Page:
You should be careful about what you say on airplanes.
Returning this week from an event in Bentonville, AR – home, of course, to Walmart - and I sat next to a corporate executive of a $2 billion or so consumer goods company. I know that, not because I spoke with this person – he/she was busy every second before and during the flight and didn’t really even acknowledge my presence, but because one of the several phone conversations this person conducted as we were waiting for the door to shut included something along these lines:
“With the way the markets are changing, and this “new normal,” I am not sure our current market value proposition is viable going forward.” A bit later: “We may have to make some significant changes to our structure and supply chain to remain competitive.”
After that, I must say I couldn’t resist a quick peak when a printed powerpoint presentation came out after we took off, and I was able to see what company was viewing things so direly. In fact, I thought it might be the CEO I was sitting next to, but a bit of research when I got back home told me that it was not the CEO, but someone on the executive team.
I will sum up what I think was meant, taking the comments and the type of company it is, though of course it is just an educated guess: “We are a branded product with a premium price point, and a combination of private label share growth and changing consumer behavior means our brand may no longer be able to command a premium price. But, our cost structure can’t now deliver a low total supply chain cost versus others.”
Anyone else feeling similar pressures?
All of which leads me to say that as miserable as this Great Recession has been, I think it has moved supply chain up another notch on the corporate ladder. In this company’s case, its existing value prop may need to change, and supply chain will be essential to making it happen.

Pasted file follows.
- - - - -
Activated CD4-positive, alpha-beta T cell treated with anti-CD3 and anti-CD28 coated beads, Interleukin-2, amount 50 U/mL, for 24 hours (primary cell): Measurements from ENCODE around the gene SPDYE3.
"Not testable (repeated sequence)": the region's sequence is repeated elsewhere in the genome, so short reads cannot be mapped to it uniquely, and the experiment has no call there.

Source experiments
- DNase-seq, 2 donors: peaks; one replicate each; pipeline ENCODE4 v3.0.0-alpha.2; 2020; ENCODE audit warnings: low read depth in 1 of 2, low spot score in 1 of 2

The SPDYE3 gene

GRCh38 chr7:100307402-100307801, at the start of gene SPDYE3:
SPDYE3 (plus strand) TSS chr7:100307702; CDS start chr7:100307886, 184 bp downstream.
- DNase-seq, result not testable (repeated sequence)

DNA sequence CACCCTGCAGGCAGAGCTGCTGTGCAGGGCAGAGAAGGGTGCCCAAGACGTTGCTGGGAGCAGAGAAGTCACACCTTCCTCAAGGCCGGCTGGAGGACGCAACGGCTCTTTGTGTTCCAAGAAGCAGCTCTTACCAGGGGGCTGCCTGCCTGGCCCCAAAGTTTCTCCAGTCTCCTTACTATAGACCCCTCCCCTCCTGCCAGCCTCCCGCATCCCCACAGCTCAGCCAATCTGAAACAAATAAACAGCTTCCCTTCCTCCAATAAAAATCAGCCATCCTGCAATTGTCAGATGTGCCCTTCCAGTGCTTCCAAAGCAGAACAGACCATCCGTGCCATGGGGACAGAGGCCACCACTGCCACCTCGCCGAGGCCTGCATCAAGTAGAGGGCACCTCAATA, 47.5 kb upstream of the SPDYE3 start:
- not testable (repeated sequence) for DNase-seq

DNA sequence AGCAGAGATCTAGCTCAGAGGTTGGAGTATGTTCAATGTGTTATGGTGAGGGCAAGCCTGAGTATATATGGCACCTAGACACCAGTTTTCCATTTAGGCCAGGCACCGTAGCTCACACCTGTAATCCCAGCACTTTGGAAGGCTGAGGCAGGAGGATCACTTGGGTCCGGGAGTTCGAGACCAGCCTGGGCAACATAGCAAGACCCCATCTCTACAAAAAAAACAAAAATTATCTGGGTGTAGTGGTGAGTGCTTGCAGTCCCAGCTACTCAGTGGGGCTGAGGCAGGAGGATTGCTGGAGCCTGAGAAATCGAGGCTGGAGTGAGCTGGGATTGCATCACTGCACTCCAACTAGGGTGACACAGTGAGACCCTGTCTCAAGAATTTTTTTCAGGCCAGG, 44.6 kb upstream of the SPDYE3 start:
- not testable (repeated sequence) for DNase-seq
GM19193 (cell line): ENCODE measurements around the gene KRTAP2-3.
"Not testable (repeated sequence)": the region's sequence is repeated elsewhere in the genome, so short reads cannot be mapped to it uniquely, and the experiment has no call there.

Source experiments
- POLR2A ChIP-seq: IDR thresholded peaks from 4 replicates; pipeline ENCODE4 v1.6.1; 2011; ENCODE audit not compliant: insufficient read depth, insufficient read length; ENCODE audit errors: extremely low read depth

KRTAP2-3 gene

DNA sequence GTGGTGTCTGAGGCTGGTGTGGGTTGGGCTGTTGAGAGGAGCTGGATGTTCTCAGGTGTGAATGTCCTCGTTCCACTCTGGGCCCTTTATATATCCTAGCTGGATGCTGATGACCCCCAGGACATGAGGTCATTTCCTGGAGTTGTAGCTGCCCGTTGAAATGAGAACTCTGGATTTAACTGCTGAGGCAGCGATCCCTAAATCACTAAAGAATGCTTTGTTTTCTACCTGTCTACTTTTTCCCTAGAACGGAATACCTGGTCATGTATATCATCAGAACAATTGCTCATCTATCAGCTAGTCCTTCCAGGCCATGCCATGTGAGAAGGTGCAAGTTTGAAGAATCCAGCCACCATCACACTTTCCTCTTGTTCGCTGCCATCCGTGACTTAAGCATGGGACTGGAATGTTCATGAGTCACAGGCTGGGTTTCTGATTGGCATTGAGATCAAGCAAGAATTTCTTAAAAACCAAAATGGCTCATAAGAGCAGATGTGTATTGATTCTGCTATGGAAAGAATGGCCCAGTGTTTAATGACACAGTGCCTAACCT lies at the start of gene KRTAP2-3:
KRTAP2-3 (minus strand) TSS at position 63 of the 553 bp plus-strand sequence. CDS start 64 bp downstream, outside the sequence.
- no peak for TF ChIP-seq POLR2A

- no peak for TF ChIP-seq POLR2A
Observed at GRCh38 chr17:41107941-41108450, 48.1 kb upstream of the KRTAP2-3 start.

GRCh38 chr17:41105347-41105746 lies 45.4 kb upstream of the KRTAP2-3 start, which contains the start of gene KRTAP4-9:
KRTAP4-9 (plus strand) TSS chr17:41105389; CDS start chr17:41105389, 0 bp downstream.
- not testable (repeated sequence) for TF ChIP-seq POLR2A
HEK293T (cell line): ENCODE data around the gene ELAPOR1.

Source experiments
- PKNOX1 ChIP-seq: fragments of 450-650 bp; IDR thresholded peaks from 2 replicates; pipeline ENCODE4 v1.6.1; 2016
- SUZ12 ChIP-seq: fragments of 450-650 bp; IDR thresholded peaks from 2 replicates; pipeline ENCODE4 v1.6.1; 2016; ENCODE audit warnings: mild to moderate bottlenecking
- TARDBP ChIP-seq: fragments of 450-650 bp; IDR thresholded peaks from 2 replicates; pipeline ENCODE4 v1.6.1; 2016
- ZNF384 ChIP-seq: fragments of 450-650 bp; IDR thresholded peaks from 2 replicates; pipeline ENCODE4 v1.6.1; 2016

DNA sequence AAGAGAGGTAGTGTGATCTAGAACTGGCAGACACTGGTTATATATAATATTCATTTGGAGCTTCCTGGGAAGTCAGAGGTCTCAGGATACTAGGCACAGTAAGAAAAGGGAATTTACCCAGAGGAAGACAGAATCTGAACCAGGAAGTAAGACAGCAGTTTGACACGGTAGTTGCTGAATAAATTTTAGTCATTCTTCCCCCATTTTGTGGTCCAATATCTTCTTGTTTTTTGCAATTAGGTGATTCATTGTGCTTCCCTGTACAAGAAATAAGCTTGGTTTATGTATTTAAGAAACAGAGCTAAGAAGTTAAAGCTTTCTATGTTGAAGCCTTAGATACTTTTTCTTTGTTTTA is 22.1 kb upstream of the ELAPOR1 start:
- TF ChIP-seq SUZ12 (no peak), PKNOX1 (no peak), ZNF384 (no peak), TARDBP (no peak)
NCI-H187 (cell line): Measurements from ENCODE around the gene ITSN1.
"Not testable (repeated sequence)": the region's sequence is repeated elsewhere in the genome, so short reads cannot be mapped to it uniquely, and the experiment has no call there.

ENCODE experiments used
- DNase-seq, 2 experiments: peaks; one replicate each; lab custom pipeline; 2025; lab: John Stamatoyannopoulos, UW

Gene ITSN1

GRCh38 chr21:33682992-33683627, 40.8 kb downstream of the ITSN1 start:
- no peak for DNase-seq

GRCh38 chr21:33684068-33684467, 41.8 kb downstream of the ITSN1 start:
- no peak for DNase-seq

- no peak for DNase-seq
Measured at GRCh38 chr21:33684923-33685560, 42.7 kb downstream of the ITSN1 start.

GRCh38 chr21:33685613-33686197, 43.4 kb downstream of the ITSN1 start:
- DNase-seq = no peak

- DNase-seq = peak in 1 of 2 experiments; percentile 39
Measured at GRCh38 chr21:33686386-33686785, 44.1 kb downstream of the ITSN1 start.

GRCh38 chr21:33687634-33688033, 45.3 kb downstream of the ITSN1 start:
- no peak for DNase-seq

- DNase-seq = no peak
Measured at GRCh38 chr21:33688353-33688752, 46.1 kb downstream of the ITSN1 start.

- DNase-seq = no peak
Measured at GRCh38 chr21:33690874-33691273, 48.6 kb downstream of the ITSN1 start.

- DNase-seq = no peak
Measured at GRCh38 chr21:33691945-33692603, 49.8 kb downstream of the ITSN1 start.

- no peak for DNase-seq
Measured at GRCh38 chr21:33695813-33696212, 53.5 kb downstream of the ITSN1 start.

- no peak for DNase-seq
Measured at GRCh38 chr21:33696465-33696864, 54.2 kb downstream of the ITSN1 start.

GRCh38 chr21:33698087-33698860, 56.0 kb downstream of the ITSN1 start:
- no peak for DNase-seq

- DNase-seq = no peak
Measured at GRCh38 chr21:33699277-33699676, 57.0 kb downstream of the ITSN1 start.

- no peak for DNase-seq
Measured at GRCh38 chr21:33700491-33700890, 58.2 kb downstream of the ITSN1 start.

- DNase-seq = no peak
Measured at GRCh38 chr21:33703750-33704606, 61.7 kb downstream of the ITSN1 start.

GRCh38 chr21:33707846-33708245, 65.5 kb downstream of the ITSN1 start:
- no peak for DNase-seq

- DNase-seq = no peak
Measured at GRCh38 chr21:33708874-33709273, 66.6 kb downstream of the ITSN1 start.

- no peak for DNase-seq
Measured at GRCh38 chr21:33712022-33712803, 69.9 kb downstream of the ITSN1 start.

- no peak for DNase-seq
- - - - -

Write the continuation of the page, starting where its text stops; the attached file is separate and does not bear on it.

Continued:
One thing that struck me last week at the CSCMP conference (See CSCMP Full Review and Comment) was the number of times that I heard supply chain managers and execs at presentations say “This recession has made our supply chains stronger,” or words to that effect. The explicit and implicit meaning: we’ve discovered that we really could manage with lower inventories versus sales than we thought before, that we can be more agile, that we can lean out our supply chains even further.
From everything I know, General Mills has a pretty darn good supply chain. Yet, on their announcement last week of very strong quarterly results, the CEO cited, in part, the cost improvements in manufacturing and distribution as leading to the incredible 7 percentage point increase in gross margins (lower input costs were also key).
At CSCMP, I attended a great session on Wall Street and the Supply Chain (see summary in next week’s On-Target newsletter), and several of the panelists (Wall Street/private equity types) noted that, in what has been dire capital and credit market conditions, the supply chain has been key to unlocking capital for many companies. This is critical, as the credit to fund growth initiatives simply hasn’t been available or is too expensive to use.
Lowering inventory levels is obviously the biggest club in the cash flow bag. Probably next is the ability to do more with fewer physical assets, perhaps allowing the company to sell some assets and generate cash. Lowering supply chain operating costs, of course, also plays a role.